• Adolor Corp., of Exton, Pa., said that Bruce Peacock, the company's president and CEO, will resign effective Aug. 7, and that David Madden, the current chairman, was elected interim president and CEO. Madden joined the company as a director in January 2000 and was elected chairman in May. Adolor specializes in the discovery, development and commercialization of prescription pain-management products.

• CollaGenex Pharmaceuticals Inc., of Newtown, Pa., said that results from a Phase II trial evaluating COL-3 as a treatment for rosacea were presented on July 30 at the summer meeting of the North Carolina Dermatology Association. COL-3 is a second-generation compound from the company's Impacs technology (inhibitors of multiple proteases and cytokines) and has demonstrated a range of anti-inflammatory activities in various preclinical and clinical studies, the company said.

• Computer Sciences Corp., of El Segundo, Calif., said its company, DVC LLC, entered a Phase I trial for its Venezuelan equine encephalitis (VEE) vaccine, V3526. The study will evaluate the safety, tolerability and immunogenicity of the vaccine in healthy volunteers. VEE is a mosquito-borne viral disease that causes encephalitis in horses and humans.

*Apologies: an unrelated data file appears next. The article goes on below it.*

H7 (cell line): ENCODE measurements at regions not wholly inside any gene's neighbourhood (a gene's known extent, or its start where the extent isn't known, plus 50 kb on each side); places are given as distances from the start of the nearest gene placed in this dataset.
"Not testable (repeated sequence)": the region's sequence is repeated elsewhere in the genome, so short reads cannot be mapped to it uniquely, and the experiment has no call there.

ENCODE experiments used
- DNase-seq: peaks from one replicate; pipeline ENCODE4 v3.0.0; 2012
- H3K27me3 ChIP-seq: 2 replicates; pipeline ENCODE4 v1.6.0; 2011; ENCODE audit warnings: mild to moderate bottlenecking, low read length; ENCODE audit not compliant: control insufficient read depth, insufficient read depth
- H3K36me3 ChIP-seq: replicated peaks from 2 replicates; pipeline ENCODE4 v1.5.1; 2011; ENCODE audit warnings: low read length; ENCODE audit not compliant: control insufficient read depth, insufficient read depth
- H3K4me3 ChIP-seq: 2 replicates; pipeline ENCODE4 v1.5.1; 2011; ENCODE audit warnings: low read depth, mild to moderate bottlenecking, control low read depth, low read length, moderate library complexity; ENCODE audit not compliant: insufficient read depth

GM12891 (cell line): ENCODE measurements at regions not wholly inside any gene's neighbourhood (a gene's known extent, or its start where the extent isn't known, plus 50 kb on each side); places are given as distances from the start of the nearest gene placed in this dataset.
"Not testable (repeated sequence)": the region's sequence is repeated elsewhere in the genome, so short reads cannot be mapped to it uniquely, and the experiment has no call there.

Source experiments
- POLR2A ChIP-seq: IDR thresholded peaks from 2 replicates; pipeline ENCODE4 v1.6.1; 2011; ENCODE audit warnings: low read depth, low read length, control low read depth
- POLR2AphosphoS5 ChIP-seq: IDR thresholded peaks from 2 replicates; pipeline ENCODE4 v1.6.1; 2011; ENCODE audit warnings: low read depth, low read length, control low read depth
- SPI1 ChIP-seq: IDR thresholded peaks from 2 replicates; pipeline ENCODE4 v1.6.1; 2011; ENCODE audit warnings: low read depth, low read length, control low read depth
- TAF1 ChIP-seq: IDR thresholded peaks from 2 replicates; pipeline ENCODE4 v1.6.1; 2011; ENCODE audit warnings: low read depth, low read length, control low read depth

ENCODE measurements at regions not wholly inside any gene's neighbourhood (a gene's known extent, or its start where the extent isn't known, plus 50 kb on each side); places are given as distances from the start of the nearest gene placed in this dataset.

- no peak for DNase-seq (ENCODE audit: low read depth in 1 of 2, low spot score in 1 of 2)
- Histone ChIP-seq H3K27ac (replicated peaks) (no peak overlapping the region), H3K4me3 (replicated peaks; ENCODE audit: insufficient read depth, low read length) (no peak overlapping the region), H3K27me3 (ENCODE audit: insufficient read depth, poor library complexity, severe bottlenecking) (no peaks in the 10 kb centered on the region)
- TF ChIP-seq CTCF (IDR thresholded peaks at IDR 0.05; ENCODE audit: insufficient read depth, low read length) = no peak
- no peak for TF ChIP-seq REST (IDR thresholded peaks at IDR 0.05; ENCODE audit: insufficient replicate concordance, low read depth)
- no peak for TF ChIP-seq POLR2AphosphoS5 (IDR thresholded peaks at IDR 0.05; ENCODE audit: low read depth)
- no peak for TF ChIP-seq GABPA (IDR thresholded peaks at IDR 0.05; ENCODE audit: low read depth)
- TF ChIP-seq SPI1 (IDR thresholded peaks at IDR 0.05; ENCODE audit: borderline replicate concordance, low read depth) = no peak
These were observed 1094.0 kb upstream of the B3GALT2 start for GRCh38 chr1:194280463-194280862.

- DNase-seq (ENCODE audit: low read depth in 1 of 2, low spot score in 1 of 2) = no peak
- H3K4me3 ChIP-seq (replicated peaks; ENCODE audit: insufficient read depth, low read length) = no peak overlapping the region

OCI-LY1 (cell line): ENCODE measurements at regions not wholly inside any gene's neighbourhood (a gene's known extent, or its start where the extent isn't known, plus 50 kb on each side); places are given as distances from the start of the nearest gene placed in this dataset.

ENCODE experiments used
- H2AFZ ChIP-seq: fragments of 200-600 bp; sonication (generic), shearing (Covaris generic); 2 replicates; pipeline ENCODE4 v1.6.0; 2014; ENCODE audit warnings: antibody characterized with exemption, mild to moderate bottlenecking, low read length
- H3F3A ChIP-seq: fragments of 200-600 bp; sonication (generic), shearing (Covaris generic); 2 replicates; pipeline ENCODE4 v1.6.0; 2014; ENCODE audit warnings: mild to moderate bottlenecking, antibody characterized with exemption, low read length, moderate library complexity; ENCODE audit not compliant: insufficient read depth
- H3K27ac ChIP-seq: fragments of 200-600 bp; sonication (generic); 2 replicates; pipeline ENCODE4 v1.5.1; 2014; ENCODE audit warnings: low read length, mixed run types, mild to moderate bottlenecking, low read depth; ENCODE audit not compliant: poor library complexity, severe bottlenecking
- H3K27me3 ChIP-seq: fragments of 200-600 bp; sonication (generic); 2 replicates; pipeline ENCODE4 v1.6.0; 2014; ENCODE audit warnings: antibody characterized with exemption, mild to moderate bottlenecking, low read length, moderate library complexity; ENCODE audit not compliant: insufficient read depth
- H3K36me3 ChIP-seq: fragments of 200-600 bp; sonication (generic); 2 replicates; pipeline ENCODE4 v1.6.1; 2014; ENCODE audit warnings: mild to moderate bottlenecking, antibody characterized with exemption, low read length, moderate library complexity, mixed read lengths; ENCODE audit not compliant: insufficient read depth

• CytoGenix Inc., of Houston, said a recently published study demonstrated that one of its antimicrobial compounds is effective in reducing bacterial load and inflammatory products associated with sepsis in a mouse infection model. The paper, titled "Peptide Nucleic Acid Antisense Oligomer as a Therapeutic Strategy Against Bacterial Infection: Proof of Principle Using Mouse Intraperitoneal Infection," was published in the August issue of American Society of Microbiology.

• Elusys Therapeutics Inc., of Pine Brook, N.J., was awarded an additional $5.4 million from the U.S. government for the continued development of Anthim, its antibody therapeutic for the prevention and treatment of anthrax infection. The round includes $4.4 million from the National Institute of Allergy and Infectious Diseases and $1 million from the Department of Defense. To date, Elusys has received more than $20 million from the U.S. government to develop therapeutics against bioterror agents.

• ImaRx Therapeutics Inc., of Tucson, Ariz., received a $1.1 million Phase II Small Business Innovation Research grant from the National Heart, Lung, and Blood Institute, a division of the National Institutes of Health in Bethesda, Md., for the development of targeted nanobubbles that can be used in conjunction with ultrasound for NanoInvasive treatment of vascular clots.